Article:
“In our studies we've seen that people who are casual sugar eaters or on a regularly low-sugar diet don't show signs of withdrawal or that opioid response,” said Dr. Nicole Avena. She’s a neuroscientist and expert in the fields of diet, nutrition, and addiction whose studies support the sugar-dopamine-addiction argument, so I approached her for insight into what was happening with my body.
“I don't think you were engaging [with sugar] in a way that was physiologically altering your brain,” Dr. Avena went on, “to put you in a state that when you didn't have it you went into this withdrawal mode and would feel very disturbed. Based on what you're telling me about your diet history, it was more a psychological component.”
Okay, I was just having a particularly horrid week. The raging beast passed on a few days later, anyway. But then came the weight change.
Tipping the Scales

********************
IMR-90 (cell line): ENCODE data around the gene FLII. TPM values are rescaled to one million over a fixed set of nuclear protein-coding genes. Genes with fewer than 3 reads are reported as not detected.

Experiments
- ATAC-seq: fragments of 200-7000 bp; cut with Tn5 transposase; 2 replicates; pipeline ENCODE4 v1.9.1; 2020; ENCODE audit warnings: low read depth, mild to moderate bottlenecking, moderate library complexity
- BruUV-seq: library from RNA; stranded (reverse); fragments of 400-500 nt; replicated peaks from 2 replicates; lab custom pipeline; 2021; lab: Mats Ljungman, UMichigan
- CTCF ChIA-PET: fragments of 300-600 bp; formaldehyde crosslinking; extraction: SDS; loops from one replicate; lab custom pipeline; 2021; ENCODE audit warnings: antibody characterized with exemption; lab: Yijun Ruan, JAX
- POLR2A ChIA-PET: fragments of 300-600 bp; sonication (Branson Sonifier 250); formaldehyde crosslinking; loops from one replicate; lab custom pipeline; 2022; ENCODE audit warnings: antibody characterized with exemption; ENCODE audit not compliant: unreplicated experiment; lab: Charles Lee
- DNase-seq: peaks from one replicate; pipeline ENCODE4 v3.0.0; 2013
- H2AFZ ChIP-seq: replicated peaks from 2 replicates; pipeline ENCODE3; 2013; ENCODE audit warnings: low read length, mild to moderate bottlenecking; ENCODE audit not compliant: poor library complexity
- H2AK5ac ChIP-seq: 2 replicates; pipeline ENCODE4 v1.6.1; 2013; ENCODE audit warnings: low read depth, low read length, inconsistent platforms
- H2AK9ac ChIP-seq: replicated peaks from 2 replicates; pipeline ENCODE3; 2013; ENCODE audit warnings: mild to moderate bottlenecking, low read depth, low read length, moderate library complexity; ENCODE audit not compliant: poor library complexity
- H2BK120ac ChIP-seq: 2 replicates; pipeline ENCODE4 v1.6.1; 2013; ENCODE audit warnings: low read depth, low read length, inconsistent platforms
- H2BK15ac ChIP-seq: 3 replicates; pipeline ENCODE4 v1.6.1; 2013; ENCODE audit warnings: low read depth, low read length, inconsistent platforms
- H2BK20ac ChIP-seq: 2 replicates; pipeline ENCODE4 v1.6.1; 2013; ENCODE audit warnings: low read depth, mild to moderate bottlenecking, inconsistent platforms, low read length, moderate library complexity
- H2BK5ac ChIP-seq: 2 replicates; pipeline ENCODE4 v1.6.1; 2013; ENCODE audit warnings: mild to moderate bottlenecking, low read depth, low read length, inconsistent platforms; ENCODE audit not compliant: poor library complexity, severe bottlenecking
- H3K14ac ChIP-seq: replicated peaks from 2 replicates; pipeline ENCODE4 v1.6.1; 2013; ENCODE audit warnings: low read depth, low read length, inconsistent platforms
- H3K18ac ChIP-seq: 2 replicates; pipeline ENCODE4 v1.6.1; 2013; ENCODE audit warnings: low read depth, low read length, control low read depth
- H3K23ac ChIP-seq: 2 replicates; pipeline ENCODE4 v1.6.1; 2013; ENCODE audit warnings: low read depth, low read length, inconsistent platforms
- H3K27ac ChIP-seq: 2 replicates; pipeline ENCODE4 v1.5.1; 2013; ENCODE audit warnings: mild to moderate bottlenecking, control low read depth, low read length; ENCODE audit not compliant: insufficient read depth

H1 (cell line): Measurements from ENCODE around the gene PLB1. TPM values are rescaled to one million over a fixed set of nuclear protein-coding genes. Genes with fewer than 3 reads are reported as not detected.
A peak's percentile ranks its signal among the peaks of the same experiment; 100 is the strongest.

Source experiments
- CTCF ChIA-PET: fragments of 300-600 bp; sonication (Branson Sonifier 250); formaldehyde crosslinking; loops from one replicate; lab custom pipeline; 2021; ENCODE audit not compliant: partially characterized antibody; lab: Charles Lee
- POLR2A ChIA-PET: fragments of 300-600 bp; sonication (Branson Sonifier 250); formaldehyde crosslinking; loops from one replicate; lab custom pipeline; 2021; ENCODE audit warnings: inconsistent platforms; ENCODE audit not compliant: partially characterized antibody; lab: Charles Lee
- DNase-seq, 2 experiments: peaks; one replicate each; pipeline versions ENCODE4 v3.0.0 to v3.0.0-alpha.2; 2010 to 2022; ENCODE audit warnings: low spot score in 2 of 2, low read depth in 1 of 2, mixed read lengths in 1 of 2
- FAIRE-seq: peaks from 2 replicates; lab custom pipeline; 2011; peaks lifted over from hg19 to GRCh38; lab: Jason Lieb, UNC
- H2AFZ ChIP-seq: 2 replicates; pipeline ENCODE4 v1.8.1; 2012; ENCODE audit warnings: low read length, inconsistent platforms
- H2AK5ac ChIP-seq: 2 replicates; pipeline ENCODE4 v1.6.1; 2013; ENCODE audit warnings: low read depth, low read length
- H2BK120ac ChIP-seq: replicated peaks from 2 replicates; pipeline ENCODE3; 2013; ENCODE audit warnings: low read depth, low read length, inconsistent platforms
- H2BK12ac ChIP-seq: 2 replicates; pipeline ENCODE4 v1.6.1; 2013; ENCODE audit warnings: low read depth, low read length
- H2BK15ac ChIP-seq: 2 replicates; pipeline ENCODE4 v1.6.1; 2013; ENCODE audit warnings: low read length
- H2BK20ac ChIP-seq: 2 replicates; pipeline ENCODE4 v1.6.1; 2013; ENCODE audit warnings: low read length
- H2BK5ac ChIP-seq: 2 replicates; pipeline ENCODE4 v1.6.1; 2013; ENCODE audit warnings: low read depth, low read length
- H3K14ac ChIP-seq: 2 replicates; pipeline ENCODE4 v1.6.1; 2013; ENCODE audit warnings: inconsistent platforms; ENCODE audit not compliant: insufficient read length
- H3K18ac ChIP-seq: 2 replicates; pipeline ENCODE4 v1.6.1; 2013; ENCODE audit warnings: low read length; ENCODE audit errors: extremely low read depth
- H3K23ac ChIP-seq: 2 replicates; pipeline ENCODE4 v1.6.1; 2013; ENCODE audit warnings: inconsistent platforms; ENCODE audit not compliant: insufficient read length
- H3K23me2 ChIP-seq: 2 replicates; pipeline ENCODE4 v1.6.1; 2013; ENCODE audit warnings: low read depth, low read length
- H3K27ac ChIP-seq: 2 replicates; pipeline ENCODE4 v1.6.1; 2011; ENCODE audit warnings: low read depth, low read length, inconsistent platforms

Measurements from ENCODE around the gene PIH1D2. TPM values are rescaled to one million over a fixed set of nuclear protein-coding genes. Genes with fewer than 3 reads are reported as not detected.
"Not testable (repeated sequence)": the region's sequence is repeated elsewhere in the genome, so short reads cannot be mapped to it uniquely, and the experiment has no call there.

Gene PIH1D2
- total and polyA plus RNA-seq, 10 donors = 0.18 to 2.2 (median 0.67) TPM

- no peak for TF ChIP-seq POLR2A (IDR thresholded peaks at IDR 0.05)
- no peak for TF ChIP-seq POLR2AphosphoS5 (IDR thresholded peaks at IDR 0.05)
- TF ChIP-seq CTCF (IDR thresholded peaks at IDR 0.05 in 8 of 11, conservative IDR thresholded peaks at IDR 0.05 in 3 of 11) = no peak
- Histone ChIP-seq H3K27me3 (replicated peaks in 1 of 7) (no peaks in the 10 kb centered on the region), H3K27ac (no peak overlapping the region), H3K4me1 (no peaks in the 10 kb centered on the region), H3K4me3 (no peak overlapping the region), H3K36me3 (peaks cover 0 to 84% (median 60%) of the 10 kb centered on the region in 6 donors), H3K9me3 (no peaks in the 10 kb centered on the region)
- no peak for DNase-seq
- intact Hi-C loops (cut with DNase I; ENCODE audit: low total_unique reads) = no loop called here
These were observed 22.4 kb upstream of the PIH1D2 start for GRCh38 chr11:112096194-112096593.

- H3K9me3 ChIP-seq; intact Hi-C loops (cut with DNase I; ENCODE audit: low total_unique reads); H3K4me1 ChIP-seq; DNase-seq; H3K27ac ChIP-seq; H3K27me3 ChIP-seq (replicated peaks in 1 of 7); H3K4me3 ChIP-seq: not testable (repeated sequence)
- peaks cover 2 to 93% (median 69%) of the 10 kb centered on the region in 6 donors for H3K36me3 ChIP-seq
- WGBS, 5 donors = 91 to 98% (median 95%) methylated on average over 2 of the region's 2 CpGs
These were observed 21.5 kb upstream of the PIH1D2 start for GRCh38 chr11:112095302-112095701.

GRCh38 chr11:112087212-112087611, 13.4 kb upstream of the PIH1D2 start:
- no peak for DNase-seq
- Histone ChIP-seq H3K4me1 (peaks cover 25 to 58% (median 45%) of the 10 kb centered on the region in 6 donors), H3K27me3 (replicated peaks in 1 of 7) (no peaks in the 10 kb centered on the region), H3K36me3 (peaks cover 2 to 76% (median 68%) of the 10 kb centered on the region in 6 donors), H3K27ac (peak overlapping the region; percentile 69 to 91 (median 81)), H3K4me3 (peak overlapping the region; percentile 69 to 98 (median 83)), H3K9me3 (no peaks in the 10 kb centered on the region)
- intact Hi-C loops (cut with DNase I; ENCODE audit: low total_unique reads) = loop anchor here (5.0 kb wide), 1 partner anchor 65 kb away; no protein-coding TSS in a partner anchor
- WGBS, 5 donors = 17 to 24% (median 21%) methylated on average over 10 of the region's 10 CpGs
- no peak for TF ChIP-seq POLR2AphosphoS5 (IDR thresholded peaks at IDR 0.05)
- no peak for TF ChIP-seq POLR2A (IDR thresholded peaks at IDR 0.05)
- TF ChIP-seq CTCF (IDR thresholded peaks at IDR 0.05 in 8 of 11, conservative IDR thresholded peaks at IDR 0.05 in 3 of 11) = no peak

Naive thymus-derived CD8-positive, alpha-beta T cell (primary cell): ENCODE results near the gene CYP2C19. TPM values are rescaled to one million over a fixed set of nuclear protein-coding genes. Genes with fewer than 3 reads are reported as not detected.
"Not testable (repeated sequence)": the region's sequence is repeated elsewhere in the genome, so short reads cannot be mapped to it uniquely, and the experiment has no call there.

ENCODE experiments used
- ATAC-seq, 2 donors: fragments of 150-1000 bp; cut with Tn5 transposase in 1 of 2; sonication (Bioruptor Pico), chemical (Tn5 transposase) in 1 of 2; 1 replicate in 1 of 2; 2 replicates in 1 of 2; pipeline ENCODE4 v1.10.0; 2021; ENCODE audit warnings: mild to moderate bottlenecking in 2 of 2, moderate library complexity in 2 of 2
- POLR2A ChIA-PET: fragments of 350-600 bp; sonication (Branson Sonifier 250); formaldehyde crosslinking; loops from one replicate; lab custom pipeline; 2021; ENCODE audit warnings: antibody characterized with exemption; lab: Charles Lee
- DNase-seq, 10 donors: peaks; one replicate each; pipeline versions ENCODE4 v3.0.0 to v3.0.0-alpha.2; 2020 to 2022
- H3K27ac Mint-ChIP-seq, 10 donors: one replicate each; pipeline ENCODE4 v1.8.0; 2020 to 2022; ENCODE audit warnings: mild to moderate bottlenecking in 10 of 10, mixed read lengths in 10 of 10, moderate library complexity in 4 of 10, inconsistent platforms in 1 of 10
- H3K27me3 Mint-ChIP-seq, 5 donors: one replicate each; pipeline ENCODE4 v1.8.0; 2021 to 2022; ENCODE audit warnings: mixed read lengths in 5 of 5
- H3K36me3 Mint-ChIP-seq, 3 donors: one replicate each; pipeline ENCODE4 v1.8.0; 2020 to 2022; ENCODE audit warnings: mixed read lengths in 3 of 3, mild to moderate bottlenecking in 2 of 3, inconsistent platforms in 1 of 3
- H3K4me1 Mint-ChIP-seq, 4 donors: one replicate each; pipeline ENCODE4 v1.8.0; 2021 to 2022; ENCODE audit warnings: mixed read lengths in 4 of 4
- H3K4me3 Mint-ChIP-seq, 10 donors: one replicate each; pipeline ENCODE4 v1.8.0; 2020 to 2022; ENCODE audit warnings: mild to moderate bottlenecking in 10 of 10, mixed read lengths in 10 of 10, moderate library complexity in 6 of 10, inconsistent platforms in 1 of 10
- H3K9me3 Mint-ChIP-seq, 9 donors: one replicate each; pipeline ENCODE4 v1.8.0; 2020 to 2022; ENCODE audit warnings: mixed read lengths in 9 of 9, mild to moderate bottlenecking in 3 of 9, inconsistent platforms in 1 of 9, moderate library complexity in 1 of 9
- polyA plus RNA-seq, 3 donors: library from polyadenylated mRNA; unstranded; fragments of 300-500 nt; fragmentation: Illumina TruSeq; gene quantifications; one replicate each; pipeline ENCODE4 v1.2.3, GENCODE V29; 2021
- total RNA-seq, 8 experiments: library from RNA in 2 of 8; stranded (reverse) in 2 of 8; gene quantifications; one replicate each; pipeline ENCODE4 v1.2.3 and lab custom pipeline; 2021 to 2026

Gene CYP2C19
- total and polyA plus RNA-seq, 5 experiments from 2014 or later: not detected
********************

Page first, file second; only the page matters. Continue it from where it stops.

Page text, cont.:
I have inflammation issues. For the past few years, I’ve described my extra inflammation pounds as “feeling puffy from the inside out” or like I was “walking around inside a me suit.” In the last two years alone, I’ve done serious sleuthing and diet management to get to the bottom of this, including aggressive elimination diets and a not covered-by-insurance-ALCAT test to find out which specific foods cause inflammation in my particular white blood cells. Many chronic illness acquaintances of mine noted massive positive changes under the same trials, but through it all I felt just as puffy, and the numbers hadn’t budged on the scale.
But in one month of kicking sugar I lost nine pounds and that “me suit.” My appetite dropped and I felt full faster. Was my brain telling me I just wasn’t as hungry as I’d thought I was?
“We know high-sugar foods…promote hedonic eating: eating for reasons other than hunger,” Dr. Avena explained, when I asked if my neuropathways might be clearly transmitting how many calories my sedentary body needs. We could only speculate, but she pondered: “In your experiment, you removed all your hedonically-driven foods that are high-sugar based…and that may have allowed you to sort of just feel what it feels like to only feel hungry when it’s out of the need of your body, not out of the emotional or pleasure need that's coming out of your brain.”
According to science journalist Gary Taubes, who’s reported extensively on the effect of sugar his books Good Calories, Bad Calories; Why We Get Fat and The Case Against Sugar, it all comes down to insulin.